Posted by: Crid at September 14, 2007 1:45 AM

It's nice to see the Libertarian Party come clean on this. Unless someone is an immediate threat to us, or was directly involved in an attack on us, we can't fight them.

Which means that they were against the Afghanistan war as well, then. After all, Afghanistan as a nation had nothing to do with 9/11, and they weren't a threat to us.

Wrong answer. I won't be voting for any Libertarians, I guess. If they support the idea of going punch-for-punch with the Islamists then we have no hope of survival.

Posted by: brian at September 14, 2007 5:10 AM

Thanks for posting the part by Rebecca Bynum. I've never read an interpretation of Islam like that and it really opened my eyes even further than they were. Religion is scary and dangerous (note: I didn't say believing in a higher power/god/santa clause is *dangerous*).

Religion has (in my experience) nothing to do w/ believing in something bigger or following a path to "enlightenment." It has everything to do with manipulating people and adding an extra level of control over people.

If someone wants to break the law they go to jail and that's it - it sucks but it will usually be done at some point. On the other hand, if someone screws w/ the rules of their religion then god will punish them and then their soul is damned for eternity - that's a lot scarier to people who buy into that shit.

Posted by: Gretchen at September 14, 2007 5:50 AM

"...decision to invade a nation that posed no risk to the United States."

I'm not so sure about this. You can always reverse engineer these things, but you had a nation with significant wealth, the propensity for bio, chem, and nuke weapons, who harbored international terrorists, and paid a bunch out of country.

So we've got a preemptive war that is not going as well as we want it too. The status quo ante is no solution.

"A free and stable Iraq is [good] ...there are other ways in which to achieve this goal."

And what exactly are these ways?

"Our president chooses to avoid reality and seeks shelter behind images of 'good and evil'"

I think this could also be said about most war critics.

Posted by: doombuggy at September 14, 2007 6:07 AM

Didn't someone point out awhile ago that a Libertarian Party is a contradiction in terms?

> I think this could also be
> said about most war critics.

Yes, as with "The moral solution is not more war"

Posted by: Crid at September 14, 2007 9:39 AM

The main question at this point isn't "Should the US have invaded Iraq?" It's what to do now.

My question to people who want the U.S. to pull out of Iraq is, Do you...

A) not believe that the bloodshed and carnage experienced by the Iraqi people will increase considerably if US troops leave?

B) believe violence is the problem of the Iraqi people, not the US?

C) not really care because the whole thing can be blamed on Bush?

Posted by: winston at September 14, 2007 12:34 PM

The main question at this point isn't "Should the US have invaded Iraq?" It's what to do now.

Wars are always about power, nothing else. They end only when there is an uncontested victor.

There are two wars, the US's on behalf of corporate oil and the Iraqi factions for political dominance. We have unquestionably lost our war and should leave. There is nothing we can do by staying but continue to kid ourselves.

We should stay out of the factions quarrel until one emerges as the victor. We should recognize the government it forms, and deal with it as the sovereign power, including the power to sell itse oil. Like any buyer, we will have to pay the market or do without.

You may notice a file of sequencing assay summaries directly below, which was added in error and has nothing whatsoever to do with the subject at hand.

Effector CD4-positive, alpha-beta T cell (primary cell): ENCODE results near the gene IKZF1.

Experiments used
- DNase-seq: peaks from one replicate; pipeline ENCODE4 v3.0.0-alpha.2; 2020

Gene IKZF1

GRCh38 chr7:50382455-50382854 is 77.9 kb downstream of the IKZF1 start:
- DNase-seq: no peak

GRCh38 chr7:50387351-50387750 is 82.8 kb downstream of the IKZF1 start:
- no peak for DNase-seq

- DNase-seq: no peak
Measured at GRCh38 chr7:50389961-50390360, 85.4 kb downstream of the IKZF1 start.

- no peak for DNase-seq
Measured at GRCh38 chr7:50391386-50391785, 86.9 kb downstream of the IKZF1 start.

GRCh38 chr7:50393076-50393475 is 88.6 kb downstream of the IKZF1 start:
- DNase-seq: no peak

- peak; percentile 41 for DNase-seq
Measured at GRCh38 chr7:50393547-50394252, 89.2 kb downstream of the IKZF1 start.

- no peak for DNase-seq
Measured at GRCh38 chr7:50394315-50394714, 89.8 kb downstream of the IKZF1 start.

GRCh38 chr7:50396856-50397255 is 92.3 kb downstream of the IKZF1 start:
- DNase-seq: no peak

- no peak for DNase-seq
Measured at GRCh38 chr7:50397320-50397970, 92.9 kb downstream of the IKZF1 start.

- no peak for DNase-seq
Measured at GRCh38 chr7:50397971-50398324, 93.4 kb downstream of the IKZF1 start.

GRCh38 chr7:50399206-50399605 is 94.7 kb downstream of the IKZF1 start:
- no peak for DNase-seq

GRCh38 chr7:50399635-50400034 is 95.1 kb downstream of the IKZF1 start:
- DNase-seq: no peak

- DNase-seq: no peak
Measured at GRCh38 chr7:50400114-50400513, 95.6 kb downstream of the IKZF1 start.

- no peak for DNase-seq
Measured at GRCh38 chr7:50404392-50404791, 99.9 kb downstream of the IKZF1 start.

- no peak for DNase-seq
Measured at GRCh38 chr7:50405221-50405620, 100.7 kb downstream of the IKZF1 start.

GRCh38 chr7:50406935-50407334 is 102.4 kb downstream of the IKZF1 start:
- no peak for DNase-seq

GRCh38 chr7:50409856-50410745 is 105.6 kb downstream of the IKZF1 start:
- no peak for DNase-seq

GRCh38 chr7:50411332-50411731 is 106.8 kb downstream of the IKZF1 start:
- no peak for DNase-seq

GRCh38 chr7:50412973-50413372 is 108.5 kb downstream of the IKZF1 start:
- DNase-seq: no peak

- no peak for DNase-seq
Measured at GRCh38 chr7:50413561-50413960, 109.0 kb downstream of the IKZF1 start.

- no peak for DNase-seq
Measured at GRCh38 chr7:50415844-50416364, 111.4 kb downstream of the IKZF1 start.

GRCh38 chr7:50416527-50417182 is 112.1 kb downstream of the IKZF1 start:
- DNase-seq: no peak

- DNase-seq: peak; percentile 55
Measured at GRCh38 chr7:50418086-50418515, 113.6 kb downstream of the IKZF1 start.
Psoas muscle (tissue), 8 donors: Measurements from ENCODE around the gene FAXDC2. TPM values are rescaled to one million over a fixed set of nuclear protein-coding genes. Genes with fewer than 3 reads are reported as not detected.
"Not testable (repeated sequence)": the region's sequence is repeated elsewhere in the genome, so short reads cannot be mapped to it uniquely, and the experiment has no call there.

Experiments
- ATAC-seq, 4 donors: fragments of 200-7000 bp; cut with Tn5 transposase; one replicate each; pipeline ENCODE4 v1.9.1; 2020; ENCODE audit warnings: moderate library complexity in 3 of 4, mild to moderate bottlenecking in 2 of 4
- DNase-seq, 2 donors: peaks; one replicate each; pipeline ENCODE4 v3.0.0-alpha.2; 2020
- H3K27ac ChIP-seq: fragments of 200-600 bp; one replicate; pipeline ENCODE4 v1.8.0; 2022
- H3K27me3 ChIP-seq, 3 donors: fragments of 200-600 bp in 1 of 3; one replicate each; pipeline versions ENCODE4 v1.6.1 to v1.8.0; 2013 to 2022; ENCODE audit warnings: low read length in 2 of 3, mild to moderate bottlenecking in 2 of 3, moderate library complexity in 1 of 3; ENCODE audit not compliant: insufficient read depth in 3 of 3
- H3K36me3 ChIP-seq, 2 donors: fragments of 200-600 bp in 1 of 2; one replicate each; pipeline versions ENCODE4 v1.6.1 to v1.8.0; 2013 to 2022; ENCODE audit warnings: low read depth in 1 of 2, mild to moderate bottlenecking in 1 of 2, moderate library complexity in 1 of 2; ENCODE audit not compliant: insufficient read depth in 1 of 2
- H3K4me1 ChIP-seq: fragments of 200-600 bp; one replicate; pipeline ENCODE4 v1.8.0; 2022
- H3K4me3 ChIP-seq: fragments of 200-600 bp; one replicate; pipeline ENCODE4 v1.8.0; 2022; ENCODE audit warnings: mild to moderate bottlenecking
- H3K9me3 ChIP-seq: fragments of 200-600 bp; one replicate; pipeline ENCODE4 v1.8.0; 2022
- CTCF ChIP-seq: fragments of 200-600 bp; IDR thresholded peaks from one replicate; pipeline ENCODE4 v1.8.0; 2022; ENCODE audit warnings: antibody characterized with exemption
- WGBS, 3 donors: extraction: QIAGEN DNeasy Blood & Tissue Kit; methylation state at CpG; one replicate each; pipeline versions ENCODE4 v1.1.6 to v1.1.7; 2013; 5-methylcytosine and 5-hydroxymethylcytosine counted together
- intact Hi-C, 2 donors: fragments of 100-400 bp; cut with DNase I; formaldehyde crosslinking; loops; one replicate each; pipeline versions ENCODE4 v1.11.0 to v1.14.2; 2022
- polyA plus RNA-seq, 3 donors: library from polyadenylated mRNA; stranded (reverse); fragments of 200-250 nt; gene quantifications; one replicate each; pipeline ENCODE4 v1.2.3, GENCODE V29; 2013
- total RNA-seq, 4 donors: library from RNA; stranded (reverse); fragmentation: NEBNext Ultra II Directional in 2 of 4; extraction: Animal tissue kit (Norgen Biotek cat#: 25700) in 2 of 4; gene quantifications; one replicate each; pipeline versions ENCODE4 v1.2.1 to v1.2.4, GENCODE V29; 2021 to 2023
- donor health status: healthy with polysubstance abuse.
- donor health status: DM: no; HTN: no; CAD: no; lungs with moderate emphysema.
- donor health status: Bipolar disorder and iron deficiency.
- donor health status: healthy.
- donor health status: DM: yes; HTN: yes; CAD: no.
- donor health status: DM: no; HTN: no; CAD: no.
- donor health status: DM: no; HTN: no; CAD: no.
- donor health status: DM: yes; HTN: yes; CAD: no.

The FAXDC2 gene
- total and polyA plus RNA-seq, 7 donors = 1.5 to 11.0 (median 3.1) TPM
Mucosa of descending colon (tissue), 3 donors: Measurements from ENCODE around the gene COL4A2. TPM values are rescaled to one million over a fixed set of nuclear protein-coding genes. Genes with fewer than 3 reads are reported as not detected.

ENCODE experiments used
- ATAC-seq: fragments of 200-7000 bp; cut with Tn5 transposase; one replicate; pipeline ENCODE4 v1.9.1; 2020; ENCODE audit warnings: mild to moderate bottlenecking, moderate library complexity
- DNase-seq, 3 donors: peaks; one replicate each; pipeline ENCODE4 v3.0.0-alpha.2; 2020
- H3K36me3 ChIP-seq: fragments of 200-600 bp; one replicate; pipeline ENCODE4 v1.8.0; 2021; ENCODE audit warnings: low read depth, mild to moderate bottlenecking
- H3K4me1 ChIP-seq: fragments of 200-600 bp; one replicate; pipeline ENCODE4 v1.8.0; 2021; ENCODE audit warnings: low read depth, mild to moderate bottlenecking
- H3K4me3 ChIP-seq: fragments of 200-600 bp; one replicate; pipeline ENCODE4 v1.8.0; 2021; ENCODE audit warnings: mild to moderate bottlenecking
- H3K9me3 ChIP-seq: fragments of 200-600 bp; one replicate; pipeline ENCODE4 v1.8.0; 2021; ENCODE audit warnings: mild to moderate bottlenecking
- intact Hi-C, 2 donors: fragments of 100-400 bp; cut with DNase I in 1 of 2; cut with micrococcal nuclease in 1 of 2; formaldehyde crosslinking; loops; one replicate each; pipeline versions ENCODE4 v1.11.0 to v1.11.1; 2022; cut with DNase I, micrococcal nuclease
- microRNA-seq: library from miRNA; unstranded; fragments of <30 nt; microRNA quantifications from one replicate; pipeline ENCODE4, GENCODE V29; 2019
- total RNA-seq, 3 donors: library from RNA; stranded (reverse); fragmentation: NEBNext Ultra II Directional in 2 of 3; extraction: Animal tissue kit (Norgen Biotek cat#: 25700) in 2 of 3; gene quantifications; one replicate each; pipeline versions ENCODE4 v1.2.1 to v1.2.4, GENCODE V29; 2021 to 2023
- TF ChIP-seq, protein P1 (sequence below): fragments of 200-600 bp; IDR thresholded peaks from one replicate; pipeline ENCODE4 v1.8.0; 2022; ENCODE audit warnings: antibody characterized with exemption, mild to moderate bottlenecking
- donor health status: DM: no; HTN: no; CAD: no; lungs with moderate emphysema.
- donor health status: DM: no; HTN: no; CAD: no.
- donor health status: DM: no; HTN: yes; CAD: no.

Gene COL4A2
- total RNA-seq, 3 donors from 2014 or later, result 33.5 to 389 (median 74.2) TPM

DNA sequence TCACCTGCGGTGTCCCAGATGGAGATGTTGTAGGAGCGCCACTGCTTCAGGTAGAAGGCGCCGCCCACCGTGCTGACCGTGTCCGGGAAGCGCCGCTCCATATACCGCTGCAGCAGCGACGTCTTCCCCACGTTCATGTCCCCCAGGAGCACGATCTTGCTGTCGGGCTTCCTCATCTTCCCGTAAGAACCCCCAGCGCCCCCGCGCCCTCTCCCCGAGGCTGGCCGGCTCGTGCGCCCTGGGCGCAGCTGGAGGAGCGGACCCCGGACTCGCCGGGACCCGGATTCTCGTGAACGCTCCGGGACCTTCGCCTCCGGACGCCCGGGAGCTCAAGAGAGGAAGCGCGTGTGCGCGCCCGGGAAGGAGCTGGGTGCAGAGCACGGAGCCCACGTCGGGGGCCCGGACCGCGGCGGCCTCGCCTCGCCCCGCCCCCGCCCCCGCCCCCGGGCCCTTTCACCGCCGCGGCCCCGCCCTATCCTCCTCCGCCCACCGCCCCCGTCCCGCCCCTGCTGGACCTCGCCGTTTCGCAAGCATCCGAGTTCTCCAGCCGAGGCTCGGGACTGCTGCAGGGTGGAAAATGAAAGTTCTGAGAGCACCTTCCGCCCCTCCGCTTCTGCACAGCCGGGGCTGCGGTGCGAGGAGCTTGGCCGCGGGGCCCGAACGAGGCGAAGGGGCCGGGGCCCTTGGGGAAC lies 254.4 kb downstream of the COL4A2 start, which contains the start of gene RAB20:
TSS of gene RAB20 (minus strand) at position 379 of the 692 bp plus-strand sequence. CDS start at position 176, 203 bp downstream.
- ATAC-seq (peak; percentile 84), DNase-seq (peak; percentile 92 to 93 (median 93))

Posted by: Machida at September 14, 2007 1:31 PM

First it is not entirely Bush's fault, don’t get me wrong I personally hate the guy, but this situation is a result of decades of fucked up foreign policy. How many dictators and killers and military coups does our government tacitly accept, often endorse and occasionally fund??

How often does our government turn a blind eye to the atrocities committed by theses governments until the moment they step out of the role assigned to them by our government?

Saddam was once an ally, then relegated to acceptable leader of Iraq, and was only considered an enemy once he decided to trade oil in euros.

And brian you’re a dumbass Afghanistan was run by the Taliban and they were harboring al quida.

And crid please don’t bother to give me the argument of working with the lesser of two evils, with Americas resources and ingenuity we could easily cut off all ties with every oppressive regime and isolate them from the rest of the world economically if we really wanted to.

And here is a question for you, why is it morally reprehensible to republicans to fund welfare for “people who will never work for themselves if they can get a free ride”

Why does no republican ever turn that mentality towards the war? And quite frankly aside for the oil there is no real reason to be there, suppose we did pull out, what is the worse that could happen - they are already killing each other, I say let them. Pull out let Iran, Syria, Saudi Arabia all fight over Iraq, let the Kurds in the north form there own state and destabilize Turkey.

They’ll spend the next 50 yrs wiping themselves out

And another thing I am so fucking sick and tired of hearing about the 3000+ dead soldiers - they’re the lucky ones, why does no one ever mention the thousands of wounded? the amputees? the shrapnel torn bodies? the concussive brain injures? Why does no one ever mention them?

Posted by: lujlp at September 14, 2007 1:39 PM

My question to people who want the U.S. to pull out of Iraq is, Do you...

No. I have a question for you, Winston. Why do you and like minded folks persist in believing Bush's predictions when it comes to what will happen in Iraq if American troops leave? After all, every single one of the neo-con/Bush Administration predictions have been wrong, from the Iraqis greeting us with flowers to Mission Accomplished to "turning the corner" every few months.

I don't believe. I don't believe in Santa Claus, I don't believe in the Tooth Fairy, I don't believe in Jesus Christ, and I sure as hell don't believe President Bush.